A prospective investigation of emotion dysregulation as a moderator of the relation between posttraumatic stress symptoms and substance use severity

Matthew T. Tull, Joseph R. Bardeen, David DiLillo, Terri Messman-Moore, Kim L. Gratz

Research output: Contribution to journalArticle

32 Scopus citations

Abstract

Despite strong evidence for an association between the experience of posttraumatic stress (PTS) symptoms and substance use, little is known about the particular individuals most at-risk for problematic substance use in response to PTS symptoms. Consequently, the goal of this study was to conduct a prospective investigation of the moderating role of emotion dysregulation (assessed through self-report and behavioral measures) in the relation between PTS symptoms and substance use 8-months later within a sample of 106 young adult women. No main effect of PTS symptoms on substance use was found. Instead, PTS symptoms were only associated with later substance use in the context of heightened emotion dysregulation. Results provide support for emotion dysregulation as a key factor that may increase risk for substance use among women experiencing PTS symptoms and highlight a target for future interventions aimed at reducing risk for the development of maladaptive behaviors stemming from PTS symptoms.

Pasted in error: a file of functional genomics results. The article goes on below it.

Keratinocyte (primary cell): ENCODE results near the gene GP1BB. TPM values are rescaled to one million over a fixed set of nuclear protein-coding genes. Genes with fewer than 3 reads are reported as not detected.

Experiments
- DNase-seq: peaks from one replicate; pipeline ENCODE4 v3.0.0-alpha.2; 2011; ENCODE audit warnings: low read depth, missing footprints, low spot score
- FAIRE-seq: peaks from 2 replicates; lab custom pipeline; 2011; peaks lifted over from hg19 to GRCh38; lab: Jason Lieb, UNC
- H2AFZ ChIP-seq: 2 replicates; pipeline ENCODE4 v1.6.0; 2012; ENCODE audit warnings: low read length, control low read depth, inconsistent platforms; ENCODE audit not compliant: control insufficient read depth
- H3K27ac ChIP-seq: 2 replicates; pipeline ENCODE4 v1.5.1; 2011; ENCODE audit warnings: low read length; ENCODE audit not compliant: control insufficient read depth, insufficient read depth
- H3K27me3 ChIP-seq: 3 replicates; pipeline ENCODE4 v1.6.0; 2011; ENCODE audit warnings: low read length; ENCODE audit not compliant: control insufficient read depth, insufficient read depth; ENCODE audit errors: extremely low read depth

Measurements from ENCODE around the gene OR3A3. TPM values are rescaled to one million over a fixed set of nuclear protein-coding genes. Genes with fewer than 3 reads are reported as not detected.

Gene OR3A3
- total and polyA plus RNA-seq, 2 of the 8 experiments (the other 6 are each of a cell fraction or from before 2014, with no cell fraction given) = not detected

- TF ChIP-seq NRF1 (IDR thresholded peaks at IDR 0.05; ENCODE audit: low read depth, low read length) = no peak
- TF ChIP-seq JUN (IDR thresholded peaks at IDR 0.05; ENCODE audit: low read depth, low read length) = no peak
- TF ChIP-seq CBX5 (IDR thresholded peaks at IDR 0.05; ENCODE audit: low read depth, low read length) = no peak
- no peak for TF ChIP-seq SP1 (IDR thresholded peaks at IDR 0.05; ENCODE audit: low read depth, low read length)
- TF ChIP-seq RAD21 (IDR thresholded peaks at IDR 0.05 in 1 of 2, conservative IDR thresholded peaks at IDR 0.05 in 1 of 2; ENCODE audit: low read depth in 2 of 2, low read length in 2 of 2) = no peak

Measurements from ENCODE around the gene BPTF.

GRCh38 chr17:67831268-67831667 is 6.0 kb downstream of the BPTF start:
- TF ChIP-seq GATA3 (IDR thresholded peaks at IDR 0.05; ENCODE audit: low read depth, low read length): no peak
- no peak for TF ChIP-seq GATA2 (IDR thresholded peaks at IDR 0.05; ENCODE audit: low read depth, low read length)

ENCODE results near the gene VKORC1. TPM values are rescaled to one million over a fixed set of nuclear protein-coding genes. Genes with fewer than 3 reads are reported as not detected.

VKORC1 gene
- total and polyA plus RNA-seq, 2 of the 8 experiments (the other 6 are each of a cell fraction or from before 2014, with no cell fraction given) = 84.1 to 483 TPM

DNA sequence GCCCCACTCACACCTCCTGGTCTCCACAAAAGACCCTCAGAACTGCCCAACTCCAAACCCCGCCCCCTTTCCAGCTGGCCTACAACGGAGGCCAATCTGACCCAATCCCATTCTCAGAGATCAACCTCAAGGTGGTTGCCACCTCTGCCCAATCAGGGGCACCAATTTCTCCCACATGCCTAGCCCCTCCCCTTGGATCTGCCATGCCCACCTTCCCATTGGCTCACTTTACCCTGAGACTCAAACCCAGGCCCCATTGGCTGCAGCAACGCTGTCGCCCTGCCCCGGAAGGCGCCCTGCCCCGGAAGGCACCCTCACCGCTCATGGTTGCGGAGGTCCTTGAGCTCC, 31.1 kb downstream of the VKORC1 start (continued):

Original languageEnglish (US)
Pages (from-to)52-60
Number of pages9
JournalJournal of Anxiety Disorders
Volume29
DOIs
StatePublished - Jan 1 2015

Keywords

  • Emotion regulation
  • Longitudinal
  • Moderation
  • Posttraumatic stress disorder
  • Self-medication
  • Trauma

ASJC Scopus subject areas

  • Clinical Psychology
  • Psychiatry and Mental health

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